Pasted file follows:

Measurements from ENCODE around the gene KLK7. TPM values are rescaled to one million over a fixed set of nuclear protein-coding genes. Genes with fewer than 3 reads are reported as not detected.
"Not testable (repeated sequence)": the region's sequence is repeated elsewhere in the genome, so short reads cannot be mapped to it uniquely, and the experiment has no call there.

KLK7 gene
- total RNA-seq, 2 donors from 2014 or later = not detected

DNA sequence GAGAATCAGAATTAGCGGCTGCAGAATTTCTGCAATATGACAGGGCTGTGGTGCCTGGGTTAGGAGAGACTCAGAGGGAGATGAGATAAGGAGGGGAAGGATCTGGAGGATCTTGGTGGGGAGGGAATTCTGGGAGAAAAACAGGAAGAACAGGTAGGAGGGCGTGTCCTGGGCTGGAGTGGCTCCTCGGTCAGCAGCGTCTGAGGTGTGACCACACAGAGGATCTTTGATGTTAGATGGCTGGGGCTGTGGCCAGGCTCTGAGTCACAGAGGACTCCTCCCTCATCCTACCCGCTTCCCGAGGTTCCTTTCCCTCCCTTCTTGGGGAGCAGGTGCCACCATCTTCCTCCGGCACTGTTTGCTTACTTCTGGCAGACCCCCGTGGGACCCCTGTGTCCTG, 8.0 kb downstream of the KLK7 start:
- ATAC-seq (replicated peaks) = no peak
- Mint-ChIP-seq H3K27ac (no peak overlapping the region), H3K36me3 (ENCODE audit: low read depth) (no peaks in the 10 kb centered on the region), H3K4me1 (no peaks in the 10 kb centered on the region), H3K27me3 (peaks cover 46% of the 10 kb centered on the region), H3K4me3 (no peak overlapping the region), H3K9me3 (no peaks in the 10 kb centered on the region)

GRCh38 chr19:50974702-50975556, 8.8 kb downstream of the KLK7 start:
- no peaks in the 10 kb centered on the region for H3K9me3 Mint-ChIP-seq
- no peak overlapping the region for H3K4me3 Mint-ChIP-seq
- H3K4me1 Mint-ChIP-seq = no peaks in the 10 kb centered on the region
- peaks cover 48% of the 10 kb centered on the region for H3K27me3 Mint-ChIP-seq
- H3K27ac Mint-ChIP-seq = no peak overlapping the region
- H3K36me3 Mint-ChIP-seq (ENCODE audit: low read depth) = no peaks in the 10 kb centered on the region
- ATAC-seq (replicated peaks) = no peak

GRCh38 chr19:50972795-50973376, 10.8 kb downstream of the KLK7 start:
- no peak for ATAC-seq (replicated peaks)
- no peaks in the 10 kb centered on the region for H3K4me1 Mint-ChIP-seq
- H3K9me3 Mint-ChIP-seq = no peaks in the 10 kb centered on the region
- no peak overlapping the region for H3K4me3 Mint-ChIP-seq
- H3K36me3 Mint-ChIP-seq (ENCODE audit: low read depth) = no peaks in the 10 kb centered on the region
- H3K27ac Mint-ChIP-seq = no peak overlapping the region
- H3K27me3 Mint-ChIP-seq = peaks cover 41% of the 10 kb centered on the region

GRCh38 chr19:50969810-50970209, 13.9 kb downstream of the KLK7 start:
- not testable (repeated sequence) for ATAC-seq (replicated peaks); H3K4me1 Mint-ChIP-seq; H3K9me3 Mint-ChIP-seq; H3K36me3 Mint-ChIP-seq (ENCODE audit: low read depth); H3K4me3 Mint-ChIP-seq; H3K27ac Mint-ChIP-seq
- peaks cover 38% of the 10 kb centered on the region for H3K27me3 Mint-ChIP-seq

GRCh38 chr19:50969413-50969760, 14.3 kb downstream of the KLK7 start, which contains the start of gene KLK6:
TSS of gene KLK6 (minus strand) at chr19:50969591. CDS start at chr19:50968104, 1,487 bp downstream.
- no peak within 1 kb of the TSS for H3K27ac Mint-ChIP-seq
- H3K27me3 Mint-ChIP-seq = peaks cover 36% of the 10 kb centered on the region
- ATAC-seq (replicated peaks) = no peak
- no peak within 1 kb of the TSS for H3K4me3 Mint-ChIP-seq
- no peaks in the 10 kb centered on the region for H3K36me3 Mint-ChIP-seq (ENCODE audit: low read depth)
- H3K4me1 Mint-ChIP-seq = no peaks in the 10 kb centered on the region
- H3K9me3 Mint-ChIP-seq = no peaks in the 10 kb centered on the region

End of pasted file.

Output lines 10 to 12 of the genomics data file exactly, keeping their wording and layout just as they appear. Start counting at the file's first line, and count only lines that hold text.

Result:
- no peak overlapping the region for H3K4me3 Mint-ChIP-seq
- H3K4me1 Mint-ChIP-seq = no peaks in the 10 kb centered on the region
- peaks cover 48% of the 10 kb centered on the region for H3K27me3 Mint-ChIP-seq